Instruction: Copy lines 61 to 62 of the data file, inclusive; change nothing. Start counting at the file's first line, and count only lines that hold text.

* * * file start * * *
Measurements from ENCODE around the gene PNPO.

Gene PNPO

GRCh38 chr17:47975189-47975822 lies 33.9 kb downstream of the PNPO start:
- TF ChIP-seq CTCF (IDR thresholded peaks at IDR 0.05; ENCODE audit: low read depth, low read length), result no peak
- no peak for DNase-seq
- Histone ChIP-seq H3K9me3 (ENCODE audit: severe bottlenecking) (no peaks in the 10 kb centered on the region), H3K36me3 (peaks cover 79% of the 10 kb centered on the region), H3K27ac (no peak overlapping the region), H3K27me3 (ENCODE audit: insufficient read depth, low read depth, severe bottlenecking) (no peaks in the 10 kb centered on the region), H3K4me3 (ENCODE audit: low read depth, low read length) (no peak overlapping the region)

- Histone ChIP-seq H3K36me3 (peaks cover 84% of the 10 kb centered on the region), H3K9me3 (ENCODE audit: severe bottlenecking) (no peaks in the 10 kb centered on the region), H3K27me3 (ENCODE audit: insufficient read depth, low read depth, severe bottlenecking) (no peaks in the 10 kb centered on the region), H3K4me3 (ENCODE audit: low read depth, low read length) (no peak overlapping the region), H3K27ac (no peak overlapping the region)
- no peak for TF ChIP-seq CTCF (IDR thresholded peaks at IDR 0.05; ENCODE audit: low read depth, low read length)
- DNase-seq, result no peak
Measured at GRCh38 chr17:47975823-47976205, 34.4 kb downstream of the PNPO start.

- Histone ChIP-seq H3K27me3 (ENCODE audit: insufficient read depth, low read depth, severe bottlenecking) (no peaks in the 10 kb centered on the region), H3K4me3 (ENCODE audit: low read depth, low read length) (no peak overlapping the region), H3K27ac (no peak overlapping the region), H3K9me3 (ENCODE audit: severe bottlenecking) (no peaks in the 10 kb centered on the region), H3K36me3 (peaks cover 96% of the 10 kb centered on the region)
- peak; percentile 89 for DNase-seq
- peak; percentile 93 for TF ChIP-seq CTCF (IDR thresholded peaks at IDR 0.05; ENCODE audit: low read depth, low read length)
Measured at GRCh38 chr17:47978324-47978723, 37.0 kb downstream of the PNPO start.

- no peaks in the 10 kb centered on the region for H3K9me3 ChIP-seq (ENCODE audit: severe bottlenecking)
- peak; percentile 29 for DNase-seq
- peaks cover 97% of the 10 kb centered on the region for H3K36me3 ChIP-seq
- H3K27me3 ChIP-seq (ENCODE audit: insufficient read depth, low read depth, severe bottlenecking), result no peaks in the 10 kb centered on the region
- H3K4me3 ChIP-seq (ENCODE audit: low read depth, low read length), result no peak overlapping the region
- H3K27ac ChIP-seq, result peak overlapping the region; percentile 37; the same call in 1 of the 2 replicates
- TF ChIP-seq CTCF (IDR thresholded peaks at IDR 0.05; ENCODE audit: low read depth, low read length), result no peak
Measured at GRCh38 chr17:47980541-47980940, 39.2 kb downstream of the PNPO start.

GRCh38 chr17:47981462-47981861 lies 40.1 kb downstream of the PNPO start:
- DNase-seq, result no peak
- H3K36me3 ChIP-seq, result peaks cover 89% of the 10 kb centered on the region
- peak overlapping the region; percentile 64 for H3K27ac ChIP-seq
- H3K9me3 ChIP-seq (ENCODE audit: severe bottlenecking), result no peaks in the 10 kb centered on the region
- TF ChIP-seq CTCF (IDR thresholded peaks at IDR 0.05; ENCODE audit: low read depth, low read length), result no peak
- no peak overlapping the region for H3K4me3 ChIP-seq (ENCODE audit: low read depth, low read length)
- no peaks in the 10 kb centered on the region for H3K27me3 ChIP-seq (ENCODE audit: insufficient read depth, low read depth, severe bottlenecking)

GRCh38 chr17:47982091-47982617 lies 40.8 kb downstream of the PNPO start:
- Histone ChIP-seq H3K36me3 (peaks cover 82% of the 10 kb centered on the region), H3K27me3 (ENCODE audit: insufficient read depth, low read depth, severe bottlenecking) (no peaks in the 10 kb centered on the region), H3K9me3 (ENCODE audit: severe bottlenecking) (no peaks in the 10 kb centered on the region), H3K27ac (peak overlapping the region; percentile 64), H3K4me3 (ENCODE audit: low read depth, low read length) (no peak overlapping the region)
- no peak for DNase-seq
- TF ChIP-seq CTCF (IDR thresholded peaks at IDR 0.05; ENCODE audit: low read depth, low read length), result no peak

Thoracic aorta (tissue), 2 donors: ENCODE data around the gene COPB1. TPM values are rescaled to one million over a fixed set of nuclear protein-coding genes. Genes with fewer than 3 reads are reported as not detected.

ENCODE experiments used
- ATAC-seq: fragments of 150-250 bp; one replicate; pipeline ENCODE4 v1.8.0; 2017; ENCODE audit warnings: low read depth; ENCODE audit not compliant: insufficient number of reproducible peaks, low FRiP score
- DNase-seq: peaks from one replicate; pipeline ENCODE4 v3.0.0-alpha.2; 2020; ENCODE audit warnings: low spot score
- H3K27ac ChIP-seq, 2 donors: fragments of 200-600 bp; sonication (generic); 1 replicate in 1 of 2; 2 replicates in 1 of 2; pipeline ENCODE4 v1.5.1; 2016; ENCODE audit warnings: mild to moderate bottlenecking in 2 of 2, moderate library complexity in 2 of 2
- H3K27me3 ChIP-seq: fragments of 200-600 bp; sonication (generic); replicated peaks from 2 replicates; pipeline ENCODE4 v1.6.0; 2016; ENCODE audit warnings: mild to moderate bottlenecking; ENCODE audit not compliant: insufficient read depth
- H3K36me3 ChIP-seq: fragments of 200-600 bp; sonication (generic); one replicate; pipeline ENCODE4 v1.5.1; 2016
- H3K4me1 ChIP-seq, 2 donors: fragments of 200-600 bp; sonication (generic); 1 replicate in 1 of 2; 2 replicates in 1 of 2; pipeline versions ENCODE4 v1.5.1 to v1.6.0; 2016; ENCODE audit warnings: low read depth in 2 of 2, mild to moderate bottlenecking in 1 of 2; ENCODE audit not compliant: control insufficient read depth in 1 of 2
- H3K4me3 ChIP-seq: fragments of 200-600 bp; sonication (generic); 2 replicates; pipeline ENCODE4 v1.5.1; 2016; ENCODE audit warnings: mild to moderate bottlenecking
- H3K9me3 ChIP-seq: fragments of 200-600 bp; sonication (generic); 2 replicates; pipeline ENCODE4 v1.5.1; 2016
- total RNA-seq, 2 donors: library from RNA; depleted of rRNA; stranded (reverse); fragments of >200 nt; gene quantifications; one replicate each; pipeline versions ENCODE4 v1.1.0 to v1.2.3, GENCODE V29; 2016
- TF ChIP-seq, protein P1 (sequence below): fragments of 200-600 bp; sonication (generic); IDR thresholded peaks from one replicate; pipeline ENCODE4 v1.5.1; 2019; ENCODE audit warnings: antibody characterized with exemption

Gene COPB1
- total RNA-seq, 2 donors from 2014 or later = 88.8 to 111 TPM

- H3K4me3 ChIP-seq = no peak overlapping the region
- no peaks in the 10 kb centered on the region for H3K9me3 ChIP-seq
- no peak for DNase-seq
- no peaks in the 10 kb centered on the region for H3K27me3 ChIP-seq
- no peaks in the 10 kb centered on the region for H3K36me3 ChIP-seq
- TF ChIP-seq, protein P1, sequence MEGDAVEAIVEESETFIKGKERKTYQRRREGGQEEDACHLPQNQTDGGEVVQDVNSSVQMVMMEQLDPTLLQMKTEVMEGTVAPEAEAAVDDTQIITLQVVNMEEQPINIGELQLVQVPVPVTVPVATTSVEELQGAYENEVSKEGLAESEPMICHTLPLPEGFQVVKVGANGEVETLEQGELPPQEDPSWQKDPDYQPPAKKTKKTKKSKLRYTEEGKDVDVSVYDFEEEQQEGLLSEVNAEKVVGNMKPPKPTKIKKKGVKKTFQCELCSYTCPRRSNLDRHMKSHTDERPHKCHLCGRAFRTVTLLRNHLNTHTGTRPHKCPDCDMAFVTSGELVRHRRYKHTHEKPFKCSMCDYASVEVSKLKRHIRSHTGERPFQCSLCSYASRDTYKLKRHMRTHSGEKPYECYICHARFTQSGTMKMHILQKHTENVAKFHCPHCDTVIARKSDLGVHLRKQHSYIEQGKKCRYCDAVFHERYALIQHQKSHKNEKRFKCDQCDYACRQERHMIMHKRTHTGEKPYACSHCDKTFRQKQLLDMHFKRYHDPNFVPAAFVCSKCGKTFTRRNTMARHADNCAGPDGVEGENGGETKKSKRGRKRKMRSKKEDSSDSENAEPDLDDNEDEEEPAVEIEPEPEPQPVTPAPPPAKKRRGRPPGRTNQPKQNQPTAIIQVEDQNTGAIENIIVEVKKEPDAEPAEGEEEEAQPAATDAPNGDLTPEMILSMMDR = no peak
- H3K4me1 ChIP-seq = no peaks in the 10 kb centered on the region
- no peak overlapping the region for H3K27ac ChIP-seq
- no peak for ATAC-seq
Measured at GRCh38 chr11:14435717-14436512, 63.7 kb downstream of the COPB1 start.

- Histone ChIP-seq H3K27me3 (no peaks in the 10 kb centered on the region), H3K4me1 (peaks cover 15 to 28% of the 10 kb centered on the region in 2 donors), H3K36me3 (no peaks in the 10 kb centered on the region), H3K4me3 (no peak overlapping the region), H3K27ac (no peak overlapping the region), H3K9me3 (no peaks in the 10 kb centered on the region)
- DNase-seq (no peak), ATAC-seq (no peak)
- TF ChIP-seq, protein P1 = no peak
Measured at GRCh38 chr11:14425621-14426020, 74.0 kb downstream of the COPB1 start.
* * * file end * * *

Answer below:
- TF ChIP-seq, protein P1 = no peak
Measured at GRCh38 chr11:14425621-14426020, 74.0 kb downstream of the COPB1 start.